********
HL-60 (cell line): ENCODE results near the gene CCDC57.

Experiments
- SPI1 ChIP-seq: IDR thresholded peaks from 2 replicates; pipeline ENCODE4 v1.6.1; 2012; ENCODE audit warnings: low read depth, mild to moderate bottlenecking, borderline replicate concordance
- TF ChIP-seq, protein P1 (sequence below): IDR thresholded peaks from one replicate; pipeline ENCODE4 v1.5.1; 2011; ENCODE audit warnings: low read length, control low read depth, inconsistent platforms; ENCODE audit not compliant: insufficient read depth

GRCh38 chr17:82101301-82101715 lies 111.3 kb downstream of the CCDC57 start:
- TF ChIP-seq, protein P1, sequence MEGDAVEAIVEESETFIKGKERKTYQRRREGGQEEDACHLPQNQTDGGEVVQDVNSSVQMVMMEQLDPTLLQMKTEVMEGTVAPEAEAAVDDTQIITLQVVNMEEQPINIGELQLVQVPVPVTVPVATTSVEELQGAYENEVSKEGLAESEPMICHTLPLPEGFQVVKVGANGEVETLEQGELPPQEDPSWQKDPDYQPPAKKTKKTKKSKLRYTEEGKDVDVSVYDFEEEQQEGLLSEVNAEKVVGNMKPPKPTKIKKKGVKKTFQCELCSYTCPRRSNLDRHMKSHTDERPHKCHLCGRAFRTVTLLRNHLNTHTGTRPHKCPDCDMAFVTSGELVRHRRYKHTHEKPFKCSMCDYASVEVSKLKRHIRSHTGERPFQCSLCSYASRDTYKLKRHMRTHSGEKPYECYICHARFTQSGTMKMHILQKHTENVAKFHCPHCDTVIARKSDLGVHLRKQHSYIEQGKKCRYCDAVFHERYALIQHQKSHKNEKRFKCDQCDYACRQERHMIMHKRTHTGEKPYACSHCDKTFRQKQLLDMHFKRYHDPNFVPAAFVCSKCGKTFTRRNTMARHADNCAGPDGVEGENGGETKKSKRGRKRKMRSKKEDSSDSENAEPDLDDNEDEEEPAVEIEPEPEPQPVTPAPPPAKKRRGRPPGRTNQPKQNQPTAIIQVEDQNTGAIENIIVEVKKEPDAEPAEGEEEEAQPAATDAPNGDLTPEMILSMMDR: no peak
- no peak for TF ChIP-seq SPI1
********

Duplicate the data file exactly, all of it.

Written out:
HL-60 (cell line): ENCODE results near the gene CCDC57.

Experiments
- SPI1 ChIP-seq: IDR thresholded peaks from 2 replicates; pipeline ENCODE4 v1.6.1; 2012; ENCODE audit warnings: low read depth, mild to moderate bottlenecking, borderline replicate concordance
- TF ChIP-seq, protein P1 (sequence below): IDR thresholded peaks from one replicate; pipeline ENCODE4 v1.5.1; 2011; ENCODE audit warnings: low read length, control low read depth, inconsistent platforms; ENCODE audit not compliant: insufficient read depth

GRCh38 chr17:82101301-82101715 lies 111.3 kb downstream of the CCDC57 start:
- TF ChIP-seq, protein P1, sequence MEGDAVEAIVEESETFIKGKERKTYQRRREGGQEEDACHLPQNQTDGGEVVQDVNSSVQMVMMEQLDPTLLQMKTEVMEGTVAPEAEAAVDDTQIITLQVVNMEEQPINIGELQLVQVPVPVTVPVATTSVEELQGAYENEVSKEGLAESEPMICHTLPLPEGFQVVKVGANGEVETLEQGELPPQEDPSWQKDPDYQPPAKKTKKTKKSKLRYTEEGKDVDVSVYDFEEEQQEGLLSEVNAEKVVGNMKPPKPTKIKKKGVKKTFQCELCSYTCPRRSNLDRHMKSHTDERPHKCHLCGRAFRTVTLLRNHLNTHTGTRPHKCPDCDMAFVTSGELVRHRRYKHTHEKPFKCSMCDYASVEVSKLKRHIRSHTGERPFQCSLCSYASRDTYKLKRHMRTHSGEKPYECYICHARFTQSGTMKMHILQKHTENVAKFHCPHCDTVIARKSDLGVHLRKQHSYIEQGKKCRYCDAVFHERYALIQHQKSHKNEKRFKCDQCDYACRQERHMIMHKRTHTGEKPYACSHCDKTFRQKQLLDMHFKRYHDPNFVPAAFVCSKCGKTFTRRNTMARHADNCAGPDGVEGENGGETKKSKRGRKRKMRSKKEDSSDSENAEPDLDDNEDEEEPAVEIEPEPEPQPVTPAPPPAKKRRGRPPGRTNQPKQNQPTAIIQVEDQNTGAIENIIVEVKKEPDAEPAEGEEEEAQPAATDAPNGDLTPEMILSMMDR: no peak
- no peak for TF ChIP-seq SPI1